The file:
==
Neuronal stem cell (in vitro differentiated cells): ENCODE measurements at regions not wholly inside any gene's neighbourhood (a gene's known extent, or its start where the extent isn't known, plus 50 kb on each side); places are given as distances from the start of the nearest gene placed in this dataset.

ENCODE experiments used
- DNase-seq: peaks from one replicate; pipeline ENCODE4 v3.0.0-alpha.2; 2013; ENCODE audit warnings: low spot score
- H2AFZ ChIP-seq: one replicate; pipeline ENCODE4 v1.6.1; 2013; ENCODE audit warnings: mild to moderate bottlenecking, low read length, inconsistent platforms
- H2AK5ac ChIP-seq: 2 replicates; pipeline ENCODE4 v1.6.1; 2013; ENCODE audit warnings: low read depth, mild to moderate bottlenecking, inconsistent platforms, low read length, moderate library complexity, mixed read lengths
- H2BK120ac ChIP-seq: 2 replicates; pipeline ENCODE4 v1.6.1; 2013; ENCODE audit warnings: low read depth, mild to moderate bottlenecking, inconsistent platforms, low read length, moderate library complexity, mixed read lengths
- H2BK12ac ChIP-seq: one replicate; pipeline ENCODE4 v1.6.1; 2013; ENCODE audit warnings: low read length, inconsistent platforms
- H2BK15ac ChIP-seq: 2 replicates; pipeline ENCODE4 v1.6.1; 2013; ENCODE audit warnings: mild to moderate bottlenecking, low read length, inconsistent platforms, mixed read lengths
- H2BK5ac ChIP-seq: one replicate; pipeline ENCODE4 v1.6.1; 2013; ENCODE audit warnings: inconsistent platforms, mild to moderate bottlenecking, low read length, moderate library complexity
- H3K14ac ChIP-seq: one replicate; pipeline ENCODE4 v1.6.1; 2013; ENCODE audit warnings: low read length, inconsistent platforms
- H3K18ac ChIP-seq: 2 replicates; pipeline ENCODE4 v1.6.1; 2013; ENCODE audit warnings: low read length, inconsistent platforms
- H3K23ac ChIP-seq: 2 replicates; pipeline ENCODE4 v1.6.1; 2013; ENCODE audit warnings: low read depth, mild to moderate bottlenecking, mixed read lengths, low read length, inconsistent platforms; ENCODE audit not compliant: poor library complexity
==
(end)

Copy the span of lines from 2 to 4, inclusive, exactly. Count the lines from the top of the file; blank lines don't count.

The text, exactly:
ENCODE experiments used
- DNase-seq: peaks from one replicate; pipeline ENCODE4 v3.0.0-alpha.2; 2013; ENCODE audit warnings: low spot score
- H2AFZ ChIP-seq: one replicate; pipeline ENCODE4 v1.6.1; 2013; ENCODE audit warnings: mild to moderate bottlenecking, low read length, inconsistent platforms